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Black Families Research Group Mia A. smith bynum, phd, director

MISSION STATEMENT

Discovery & Dissemination

The mission of the Black Families Research Group is to conduct high quality research on African American families and disseminate research findings to scholarly, policy, and lay outlets.

Training

We train undergraduate students in the use of culturally relevant research methods, expose students to research activities that will be relevant to and enhance competitiveness for graduate school, and teach them how to be critical consumers of research on ethnic minority families.

Graduate students learn and utilize culturally relevant research methods, equipping them with the skills necessary to design and execute family research studies with ethnic minority populations; they are trained in writing for scholarly publications and equipped with the skills needed to be competitive in academic and private sector job markets.

Mentoring

The research group maximizes the potential of students at all levels of training by “meeting students where they are,” and providing them with opportunities to build on existing strengths and competencies in addition to developing new research skills incrementally through exposure to more complex research activities.

Parenting, Parent-Adolescent Relationships, and Racial Socialization

We are interested in understanding the cultural factors that underlie Black parenting strategies. We also study the ways that Black parents prepare their children to cope with life in a race-conscious society.

Racial Identity, Mental Health, and Positive Development in Black Youth and Young Adults

We are interested in understanding the developmental and contextual factors that promote positive psychological adjustment and well being in Black youth and young adults. We study racial identity processes and other variables impacting development in Black youth through a risk-and-resilience framework.

Health Effects of Racism and Discrimination

We also investigate the ways that institutionalized racism and discrimination affects the health of Black youth and adults. We are also interested in understanding how to conceptualize and measure racism and discrimination.

Race, Ethnicity, Family Life, and Youth Outcomes

As scholars interested in race and ethnicity more broadly, we also consider the ways in the ways race, ethnicity, and culture is measured in families from different racial and ethnic backgrounds. We are also interested in how culturally relevant constructs impact the development of youth from different backgrounds.

Selected Publications

Sellers, R. M., Smith, M. A., Shelton, J. N., Johnson, S. A. J. & Chavous, T. M. (1998). Multidimensional model of racial identity: A reconceptualization of African American Racial Identity. Personality and Social Psychology Review, 2, 18-39. doi: https://psycnet.apa.org/doi/10.1037/1099-9809.14.4.297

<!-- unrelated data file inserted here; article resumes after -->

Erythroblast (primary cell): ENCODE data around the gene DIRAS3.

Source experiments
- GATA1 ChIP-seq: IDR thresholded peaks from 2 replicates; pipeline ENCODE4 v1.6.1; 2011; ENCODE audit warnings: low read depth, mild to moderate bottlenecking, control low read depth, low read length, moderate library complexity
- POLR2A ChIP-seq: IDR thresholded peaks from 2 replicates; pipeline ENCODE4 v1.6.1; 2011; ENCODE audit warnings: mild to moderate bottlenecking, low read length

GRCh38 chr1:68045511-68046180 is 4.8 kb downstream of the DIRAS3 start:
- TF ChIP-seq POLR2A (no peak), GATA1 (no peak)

Smith-Bynum, M. A. (Ed.). (2018). Families in daily life: Macro and micro perspectives. San Diego, CA: Cognella Academic Press.

Edited textbook

Mia A. Smith Bynum, Ph.D.

Mia A. Smith-Bynum, Ph.D. is Associate Professor of Family Science in the School of Public Health at the University of Maryland-College Park. A clinical psychologist by training, Dr. Smith Bynum is an expert in African American mental health, family interaction and communication in ethnic minority families, parenting, and racial identity. She also has expertise in adolescent mental health, adolescent sexual behavior, and parent-adolescent communication about difficult topics. Dr. Smith Bynum earned a bachelor’s degree with honors from the University of North Carolina-Chapel Hill. She received her doctorate in clinical psychology from the Department of Psychology at the University of Virginia. She completed a two-year postdoctoral fellowship in child and family development at the University of Georgia before joining the faculty in the Department of Psychological Sciences at Purdue University in 2001. In 2008, Dr. Smith Bynum was promoted to Associate Professor of Psychological Sciences. She joined the Department of Family Science at the University of Maryland in 2010 where she is currently Director of the Black Families Research Group. Dr. Smith Bynum is one of the co-authors of the Multidimensional Model of Racial Identity (MMRI) and the Multidimensional Inventory of Black Identity (MIBI-R). Her research has been supported by external grants from several entities, including the National Institute of Mental Health and the National Institute of Child Health and Human Development. Her work is published in several professional research journals in psychology and family studies.

Contact us

Department of Family Science, School of Public Health, University of Maryland, College Park, MD 20742 | msbynum@umd.edu

Credits:

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